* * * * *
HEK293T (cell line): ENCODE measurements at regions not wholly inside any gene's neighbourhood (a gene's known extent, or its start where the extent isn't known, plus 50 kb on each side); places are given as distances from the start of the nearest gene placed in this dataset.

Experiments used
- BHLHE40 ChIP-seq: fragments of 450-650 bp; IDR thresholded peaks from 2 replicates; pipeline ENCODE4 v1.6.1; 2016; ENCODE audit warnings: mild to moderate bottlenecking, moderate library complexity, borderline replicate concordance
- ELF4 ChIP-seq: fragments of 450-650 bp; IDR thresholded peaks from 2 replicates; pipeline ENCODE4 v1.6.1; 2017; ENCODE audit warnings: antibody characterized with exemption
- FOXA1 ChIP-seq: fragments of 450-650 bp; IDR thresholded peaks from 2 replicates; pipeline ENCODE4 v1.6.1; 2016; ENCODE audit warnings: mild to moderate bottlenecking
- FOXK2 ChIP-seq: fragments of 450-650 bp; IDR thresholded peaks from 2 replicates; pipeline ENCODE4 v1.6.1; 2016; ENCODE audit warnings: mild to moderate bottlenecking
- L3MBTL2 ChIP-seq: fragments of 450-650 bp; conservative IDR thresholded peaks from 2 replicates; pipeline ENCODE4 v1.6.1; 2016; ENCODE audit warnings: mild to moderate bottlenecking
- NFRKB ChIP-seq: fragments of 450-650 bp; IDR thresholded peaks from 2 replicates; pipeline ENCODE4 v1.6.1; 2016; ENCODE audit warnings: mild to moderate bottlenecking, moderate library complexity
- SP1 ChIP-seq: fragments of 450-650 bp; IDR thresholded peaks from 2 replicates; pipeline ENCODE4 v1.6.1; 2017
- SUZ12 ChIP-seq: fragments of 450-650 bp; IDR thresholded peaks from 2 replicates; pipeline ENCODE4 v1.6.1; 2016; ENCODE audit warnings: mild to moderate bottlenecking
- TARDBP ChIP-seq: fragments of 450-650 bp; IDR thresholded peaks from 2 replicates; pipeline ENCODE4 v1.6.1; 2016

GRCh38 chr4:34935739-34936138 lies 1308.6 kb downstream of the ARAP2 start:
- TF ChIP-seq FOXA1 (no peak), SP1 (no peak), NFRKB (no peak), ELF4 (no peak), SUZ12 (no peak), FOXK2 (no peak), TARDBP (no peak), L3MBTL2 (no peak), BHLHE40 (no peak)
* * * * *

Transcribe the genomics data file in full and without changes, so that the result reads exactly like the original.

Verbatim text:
HEK293T (cell line): ENCODE measurements at regions not wholly inside any gene's neighbourhood (a gene's known extent, or its start where the extent isn't known, plus 50 kb on each side); places are given as distances from the start of the nearest gene placed in this dataset.

Experiments used
- BHLHE40 ChIP-seq: fragments of 450-650 bp; IDR thresholded peaks from 2 replicates; pipeline ENCODE4 v1.6.1; 2016; ENCODE audit warnings: mild to moderate bottlenecking, moderate library complexity, borderline replicate concordance
- ELF4 ChIP-seq: fragments of 450-650 bp; IDR thresholded peaks from 2 replicates; pipeline ENCODE4 v1.6.1; 2017; ENCODE audit warnings: antibody characterized with exemption
- FOXA1 ChIP-seq: fragments of 450-650 bp; IDR thresholded peaks from 2 replicates; pipeline ENCODE4 v1.6.1; 2016; ENCODE audit warnings: mild to moderate bottlenecking
- FOXK2 ChIP-seq: fragments of 450-650 bp; IDR thresholded peaks from 2 replicates; pipeline ENCODE4 v1.6.1; 2016; ENCODE audit warnings: mild to moderate bottlenecking
- L3MBTL2 ChIP-seq: fragments of 450-650 bp; conservative IDR thresholded peaks from 2 replicates; pipeline ENCODE4 v1.6.1; 2016; ENCODE audit warnings: mild to moderate bottlenecking
- NFRKB ChIP-seq: fragments of 450-650 bp; IDR thresholded peaks from 2 replicates; pipeline ENCODE4 v1.6.1; 2016; ENCODE audit warnings: mild to moderate bottlenecking, moderate library complexity
- SP1 ChIP-seq: fragments of 450-650 bp; IDR thresholded peaks from 2 replicates; pipeline ENCODE4 v1.6.1; 2017
- SUZ12 ChIP-seq: fragments of 450-650 bp; IDR thresholded peaks from 2 replicates; pipeline ENCODE4 v1.6.1; 2016; ENCODE audit warnings: mild to moderate bottlenecking
- TARDBP ChIP-seq: fragments of 450-650 bp; IDR thresholded peaks from 2 replicates; pipeline ENCODE4 v1.6.1; 2016

GRCh38 chr4:34935739-34936138 lies 1308.6 kb downstream of the ARAP2 start:
- TF ChIP-seq FOXA1 (no peak), SP1 (no peak), NFRKB (no peak), ELF4 (no peak), SUZ12 (no peak), FOXK2 (no peak), TARDBP (no peak), L3MBTL2 (no peak), BHLHE40 (no peak)